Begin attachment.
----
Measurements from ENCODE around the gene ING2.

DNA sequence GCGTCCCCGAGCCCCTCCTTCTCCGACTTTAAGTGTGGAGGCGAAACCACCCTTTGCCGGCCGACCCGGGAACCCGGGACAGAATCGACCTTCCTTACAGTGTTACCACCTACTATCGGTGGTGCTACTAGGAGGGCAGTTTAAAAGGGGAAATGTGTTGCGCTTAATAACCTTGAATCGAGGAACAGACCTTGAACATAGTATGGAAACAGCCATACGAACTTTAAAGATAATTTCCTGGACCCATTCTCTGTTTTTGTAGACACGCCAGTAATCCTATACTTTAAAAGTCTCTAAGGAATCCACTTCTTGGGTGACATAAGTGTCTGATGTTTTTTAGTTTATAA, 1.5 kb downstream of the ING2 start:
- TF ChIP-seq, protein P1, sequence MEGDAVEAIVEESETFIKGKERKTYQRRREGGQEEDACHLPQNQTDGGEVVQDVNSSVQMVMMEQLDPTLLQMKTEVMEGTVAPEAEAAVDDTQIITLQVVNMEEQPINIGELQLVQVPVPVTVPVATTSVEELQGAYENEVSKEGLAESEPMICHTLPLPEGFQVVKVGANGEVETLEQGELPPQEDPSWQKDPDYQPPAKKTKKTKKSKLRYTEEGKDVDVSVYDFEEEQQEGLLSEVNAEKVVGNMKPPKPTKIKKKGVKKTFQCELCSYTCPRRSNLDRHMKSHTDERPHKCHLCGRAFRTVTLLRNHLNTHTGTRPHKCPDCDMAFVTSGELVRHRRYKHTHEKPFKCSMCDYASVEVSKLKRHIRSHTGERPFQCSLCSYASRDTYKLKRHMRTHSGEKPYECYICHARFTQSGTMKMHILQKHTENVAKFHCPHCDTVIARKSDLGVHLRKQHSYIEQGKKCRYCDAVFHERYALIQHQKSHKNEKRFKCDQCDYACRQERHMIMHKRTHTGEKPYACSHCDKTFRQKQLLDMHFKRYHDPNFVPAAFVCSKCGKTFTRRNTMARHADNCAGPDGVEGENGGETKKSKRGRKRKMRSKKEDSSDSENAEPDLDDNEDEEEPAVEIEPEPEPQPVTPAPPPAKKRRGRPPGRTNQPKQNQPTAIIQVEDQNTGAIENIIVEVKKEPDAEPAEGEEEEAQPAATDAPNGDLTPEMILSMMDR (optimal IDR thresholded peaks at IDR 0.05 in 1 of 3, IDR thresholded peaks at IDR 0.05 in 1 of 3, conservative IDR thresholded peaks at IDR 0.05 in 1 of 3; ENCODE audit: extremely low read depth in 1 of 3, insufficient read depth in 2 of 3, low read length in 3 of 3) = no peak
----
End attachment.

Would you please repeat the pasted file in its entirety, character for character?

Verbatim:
Measurements from ENCODE around the gene ING2.

DNA sequence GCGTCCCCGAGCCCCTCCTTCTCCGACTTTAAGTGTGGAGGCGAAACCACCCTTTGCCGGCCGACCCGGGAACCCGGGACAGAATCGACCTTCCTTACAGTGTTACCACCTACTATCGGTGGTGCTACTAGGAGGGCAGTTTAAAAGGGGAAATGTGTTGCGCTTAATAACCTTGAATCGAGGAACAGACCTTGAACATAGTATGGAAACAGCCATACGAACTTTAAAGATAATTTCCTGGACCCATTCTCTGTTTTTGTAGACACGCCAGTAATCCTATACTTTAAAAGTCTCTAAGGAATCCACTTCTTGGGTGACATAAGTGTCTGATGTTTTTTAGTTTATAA, 1.5 kb downstream of the ING2 start:
- TF ChIP-seq, protein P1, sequence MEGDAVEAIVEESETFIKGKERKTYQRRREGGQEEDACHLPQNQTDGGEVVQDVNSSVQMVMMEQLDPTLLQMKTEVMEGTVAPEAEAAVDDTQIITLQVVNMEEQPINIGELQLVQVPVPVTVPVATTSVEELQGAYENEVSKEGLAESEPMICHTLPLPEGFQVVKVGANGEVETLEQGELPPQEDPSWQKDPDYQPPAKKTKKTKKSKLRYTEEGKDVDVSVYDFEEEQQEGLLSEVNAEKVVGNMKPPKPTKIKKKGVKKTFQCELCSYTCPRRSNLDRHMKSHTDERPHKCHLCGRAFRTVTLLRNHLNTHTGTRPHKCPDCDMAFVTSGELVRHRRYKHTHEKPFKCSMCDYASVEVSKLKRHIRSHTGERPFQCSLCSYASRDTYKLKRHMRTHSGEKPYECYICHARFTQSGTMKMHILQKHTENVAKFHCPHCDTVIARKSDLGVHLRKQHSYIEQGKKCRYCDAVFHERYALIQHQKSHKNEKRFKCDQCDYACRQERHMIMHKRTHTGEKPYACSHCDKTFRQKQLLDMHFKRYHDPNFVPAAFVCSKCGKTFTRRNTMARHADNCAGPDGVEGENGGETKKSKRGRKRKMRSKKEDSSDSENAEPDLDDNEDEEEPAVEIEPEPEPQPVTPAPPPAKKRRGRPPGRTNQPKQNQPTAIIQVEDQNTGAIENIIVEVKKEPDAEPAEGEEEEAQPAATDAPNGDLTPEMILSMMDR (optimal IDR thresholded peaks at IDR 0.05 in 1 of 3, IDR thresholded peaks at IDR 0.05 in 1 of 3, conservative IDR thresholded peaks at IDR 0.05 in 1 of 3; ENCODE audit: extremely low read depth in 1 of 3, insufficient read depth in 2 of 3, low read length in 3 of 3) = no peak